- Melusine, compiled 1382-1394 by Jean d'Arras, trans. into Middle English about 1500, ed. A. K. Donald (Part 1), EETS no. 68, Boydell & Brewer, 1895
Week 1 Jan. 14 W Introduction: Christine de Pizan in the Fifteenth Century
- Christine's Life
- Read: From Christine's Vision, in Christine, Writings, pp. 3-26
- From the Book of the Mutacion of Fortune, in Christine, Writings, pp. 109-136
- Ballades, Rondeaux, Virelays, in Christine, Writings, pp. 27-60
- From the Tale of Poissy, in Christine, Writings, pp. 61-69
- Willard, Christine de Pizan, Her Life and Works, Chapters 1-2, pp. 15-49
Week 2 Jan. 21 W Courtly Love and the Female Voice: The Letters of Cupido
- Read: Cupid's Letter (May 1, 1399), in Fenster, Poems of Cupid, pp.
- Thomas Hoccleve, Letter of Cupid, in Fenster, Poems of Cupid, pp.
- Willard, Christine de Pizan, Her Life and Works, Chapter 3, pp. 50-71
Week 3 Jan. 28 W Christine's Scholarship: Ovid and the Letter of Othea to Hector (1399-1400)
- Read: Ovid, Selections from Ars Amatoria, De amore, and Remedia Amoris, in Blamires, Woman Defamed, pp. 17-25
- Christine's Letter of Othea to Hector
- Willard, Christine de Pizan, Her Life and Works, Chapter 5, pp. 90-113
Week 4 Feb. 4 W Christine's Scholarship, Part 2: Translator of Boccaccio's Concerning Famous Women (1401)?
- Read: Boccaccio, Forty-Six Lives
Week 5 Feb. 11 W The Quarrel of the Rose (1401-2)
- Read: Selections from Jean de Meun, Romance of the Rose, Blamires, Woman Defamed, pp. 148-166
- Letters by Christine from The Quarrel, in Christine, Writings, pp. 151-61; Blamires, Woman Defamed, pp. 286-89
- Tale of the Rose (Feb. 14, 1402), in Fenster, Poems of Cupid, pp.
- Willard, Christine de Pizan, Her Life and Works, Chapter 4, pp. 72-89.
- Floure and the Leafe, ed. Pearsall, pp.
Week 6: Feb. 18 W Courtly Love and the Female Voice, Part 2: The Book of the Duke of True Lovers (1405)
- Read: Christine, Book of the Duke of True Lovers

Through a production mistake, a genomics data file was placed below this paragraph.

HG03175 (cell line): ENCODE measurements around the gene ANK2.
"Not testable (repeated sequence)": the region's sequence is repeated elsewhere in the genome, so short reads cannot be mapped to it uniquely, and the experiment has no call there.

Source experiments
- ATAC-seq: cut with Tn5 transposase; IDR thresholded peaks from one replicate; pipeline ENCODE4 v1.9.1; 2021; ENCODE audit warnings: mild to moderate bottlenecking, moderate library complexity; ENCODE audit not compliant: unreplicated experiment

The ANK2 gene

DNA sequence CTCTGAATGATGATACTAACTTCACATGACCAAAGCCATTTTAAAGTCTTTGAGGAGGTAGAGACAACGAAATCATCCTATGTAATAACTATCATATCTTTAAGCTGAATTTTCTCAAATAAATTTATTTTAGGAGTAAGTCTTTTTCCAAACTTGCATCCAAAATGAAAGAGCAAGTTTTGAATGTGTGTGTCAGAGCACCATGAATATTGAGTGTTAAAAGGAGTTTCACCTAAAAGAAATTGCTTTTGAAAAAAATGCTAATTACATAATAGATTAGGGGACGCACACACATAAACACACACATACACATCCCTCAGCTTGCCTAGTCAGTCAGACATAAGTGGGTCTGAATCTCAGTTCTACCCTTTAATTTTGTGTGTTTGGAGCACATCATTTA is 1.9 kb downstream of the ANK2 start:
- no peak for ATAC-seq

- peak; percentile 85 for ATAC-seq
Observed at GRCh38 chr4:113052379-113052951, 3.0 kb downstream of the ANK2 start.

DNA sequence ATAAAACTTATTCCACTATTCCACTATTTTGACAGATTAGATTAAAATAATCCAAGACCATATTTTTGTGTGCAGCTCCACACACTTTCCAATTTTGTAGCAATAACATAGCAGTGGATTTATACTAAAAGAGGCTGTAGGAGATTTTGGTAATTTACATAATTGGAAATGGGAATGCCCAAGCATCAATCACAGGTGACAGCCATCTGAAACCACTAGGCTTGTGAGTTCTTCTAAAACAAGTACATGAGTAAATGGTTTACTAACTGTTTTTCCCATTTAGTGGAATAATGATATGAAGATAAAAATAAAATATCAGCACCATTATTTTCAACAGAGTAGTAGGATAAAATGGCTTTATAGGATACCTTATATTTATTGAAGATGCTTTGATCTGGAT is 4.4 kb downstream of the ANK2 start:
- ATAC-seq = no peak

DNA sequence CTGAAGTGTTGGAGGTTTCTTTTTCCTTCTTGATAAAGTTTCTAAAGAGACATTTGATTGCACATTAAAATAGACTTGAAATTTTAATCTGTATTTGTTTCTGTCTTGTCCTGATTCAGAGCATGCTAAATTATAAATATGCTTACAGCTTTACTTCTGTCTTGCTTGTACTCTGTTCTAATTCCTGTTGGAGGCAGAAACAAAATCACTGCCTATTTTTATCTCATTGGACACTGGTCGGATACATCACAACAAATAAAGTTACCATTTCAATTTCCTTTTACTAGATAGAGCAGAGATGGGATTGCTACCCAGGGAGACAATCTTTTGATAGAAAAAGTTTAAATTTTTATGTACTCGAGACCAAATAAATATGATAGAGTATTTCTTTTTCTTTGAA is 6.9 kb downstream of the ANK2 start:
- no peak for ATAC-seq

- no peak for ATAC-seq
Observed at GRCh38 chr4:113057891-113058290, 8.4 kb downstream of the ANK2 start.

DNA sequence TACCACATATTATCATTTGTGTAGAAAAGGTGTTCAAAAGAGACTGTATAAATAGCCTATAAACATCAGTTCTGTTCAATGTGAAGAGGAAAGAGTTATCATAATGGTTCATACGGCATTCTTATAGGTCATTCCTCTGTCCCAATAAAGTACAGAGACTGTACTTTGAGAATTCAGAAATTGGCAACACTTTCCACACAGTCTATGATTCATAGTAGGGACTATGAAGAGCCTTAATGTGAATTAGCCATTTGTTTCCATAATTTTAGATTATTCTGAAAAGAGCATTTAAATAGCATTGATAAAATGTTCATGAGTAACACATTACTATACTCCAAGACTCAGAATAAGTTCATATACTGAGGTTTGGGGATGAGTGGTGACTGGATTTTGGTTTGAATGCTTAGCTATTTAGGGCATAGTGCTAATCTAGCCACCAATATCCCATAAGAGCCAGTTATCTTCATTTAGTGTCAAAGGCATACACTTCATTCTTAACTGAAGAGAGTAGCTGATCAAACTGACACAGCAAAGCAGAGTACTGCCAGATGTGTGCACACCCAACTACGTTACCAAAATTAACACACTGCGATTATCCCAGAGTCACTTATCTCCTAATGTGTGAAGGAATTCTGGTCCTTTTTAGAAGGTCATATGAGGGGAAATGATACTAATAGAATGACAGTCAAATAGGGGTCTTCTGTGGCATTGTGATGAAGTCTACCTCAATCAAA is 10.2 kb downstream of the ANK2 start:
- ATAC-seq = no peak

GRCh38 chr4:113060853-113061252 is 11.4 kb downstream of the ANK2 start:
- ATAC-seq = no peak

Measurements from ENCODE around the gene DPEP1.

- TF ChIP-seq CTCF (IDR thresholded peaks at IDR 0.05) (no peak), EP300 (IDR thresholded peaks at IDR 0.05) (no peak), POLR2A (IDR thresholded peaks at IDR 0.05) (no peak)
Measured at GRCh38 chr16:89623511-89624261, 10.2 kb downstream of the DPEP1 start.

Week 7: Feb. 25 W Christine's Illustrations: A Feminine Utopia (Slide Presentation)
- Read: Willard, Christine de Pizan, Her Life and Works, Chapter 7, pp. 135-53
Mar. 2-6 Mid-term Break
Week 8: Mar. 11 W Christine's City of Ladies: The Defense of Women
- Read: Jean Le Fèvre, from The Lamentations of Matheolus, in Blamires, Woman Defamed, pp. 177-97
- Christine, Book of the City of Ladies, Book 1
Week 9: Mar. 18 W Christine's City of Ladies, part 2
- Read: Christine, Book of the City of Ladies, Books 2-3
Week 10: Mar. 25 W The Education of Women: Christine's Treasure of Ladies
- Read: Christine, Treasure of the City of Ladies, trans. Lawton
Week 11: Apr. 1 W Christine's Melusine and Jean Arras, Melusine, The Romance of Lusignans, in Middle English
- Read: Jean Arras, Melusine, trans. Henry, Lord Morley
Week 12: Apr. 8 W Melusine (cont.); Christine's Feminine Utopia and The Isle of Ladies
- Read: The Isle of Ladies, in Pearsall, ed. Floure and the Leafe, pp.
Week 13: Apr. 15 W Christine's Feminine Utopia and The Assembly of Ladies
- Read: The Assembly of Ladies, in Pearsall, ed. Floure and the Leafe, pp.
Week 14: Apr. 22 W Presentations; Conclusion
- Student Presentations of their Long Paper (Summaries)
Office Hours: 11-12 MWF and by appointment, 301 Rayzor Hall
Phone Numbers: 713-527-8101 x2625; messages to secretary, 527-4846
Fax: 713-285-5991; 713-524-3304